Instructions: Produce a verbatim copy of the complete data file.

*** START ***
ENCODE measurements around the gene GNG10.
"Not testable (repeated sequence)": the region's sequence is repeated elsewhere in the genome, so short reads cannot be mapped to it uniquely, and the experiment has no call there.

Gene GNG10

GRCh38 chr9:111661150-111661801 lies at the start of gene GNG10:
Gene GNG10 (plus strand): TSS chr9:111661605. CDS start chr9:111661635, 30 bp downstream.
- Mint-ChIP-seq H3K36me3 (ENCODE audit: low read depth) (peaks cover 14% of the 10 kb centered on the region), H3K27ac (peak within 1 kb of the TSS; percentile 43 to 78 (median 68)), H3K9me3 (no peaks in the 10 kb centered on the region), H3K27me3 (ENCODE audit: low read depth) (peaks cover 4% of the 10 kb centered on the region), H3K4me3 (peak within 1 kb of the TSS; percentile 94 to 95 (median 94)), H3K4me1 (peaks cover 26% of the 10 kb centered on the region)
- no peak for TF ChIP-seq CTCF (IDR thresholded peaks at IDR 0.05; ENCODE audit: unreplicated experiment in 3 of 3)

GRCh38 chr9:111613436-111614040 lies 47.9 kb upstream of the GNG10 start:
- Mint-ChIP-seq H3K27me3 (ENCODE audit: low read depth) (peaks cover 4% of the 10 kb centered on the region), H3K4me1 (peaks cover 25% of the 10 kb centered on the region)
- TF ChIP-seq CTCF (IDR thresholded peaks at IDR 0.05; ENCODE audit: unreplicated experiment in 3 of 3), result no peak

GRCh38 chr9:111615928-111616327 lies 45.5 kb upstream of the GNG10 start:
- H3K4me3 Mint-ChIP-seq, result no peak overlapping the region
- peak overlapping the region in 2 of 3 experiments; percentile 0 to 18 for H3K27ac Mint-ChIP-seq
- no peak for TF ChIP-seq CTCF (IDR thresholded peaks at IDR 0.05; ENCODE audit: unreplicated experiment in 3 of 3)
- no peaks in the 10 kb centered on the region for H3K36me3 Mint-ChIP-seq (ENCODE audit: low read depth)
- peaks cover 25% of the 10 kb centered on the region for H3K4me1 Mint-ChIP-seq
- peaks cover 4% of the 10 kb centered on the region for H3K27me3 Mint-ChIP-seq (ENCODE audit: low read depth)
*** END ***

ENCODE measurements around the gene GNG10.
"Not testable (repeated sequence)": the region's sequence is repeated elsewhere in the genome, so short reads cannot be mapped to it uniquely, and the experiment has no call there.

Gene GNG10

GRCh38 chr9:111661150-111661801 lies at the start of gene GNG10:
Gene GNG10 (plus strand): TSS chr9:111661605. CDS start chr9:111661635, 30 bp downstream.
- Mint-ChIP-seq H3K36me3 (ENCODE audit: low read depth) (peaks cover 14% of the 10 kb centered on the region), H3K27ac (peak within 1 kb of the TSS; percentile 43 to 78 (median 68)), H3K9me3 (no peaks in the 10 kb centered on the region), H3K27me3 (ENCODE audit: low read depth) (peaks cover 4% of the 10 kb centered on the region), H3K4me3 (peak within 1 kb of the TSS; percentile 94 to 95 (median 94)), H3K4me1 (peaks cover 26% of the 10 kb centered on the region)
- no peak for TF ChIP-seq CTCF (IDR thresholded peaks at IDR 0.05; ENCODE audit: unreplicated experiment in 3 of 3)

GRCh38 chr9:111613436-111614040 lies 47.9 kb upstream of the GNG10 start:
- Mint-ChIP-seq H3K27me3 (ENCODE audit: low read depth) (peaks cover 4% of the 10 kb centered on the region), H3K4me1 (peaks cover 25% of the 10 kb centered on the region)
- TF ChIP-seq CTCF (IDR thresholded peaks at IDR 0.05; ENCODE audit: unreplicated experiment in 3 of 3), result no peak

GRCh38 chr9:111615928-111616327 lies 45.5 kb upstream of the GNG10 start:
- H3K4me3 Mint-ChIP-seq, result no peak overlapping the region
- peak overlapping the region in 2 of 3 experiments; percentile 0 to 18 for H3K27ac Mint-ChIP-seq
- no peak for TF ChIP-seq CTCF (IDR thresholded peaks at IDR 0.05; ENCODE audit: unreplicated experiment in 3 of 3)
- no peaks in the 10 kb centered on the region for H3K36me3 Mint-ChIP-seq (ENCODE audit: low read depth)
- peaks cover 25% of the 10 kb centered on the region for H3K4me1 Mint-ChIP-seq
- peaks cover 4% of the 10 kb centered on the region for H3K27me3 Mint-ChIP-seq (ENCODE audit: low read depth)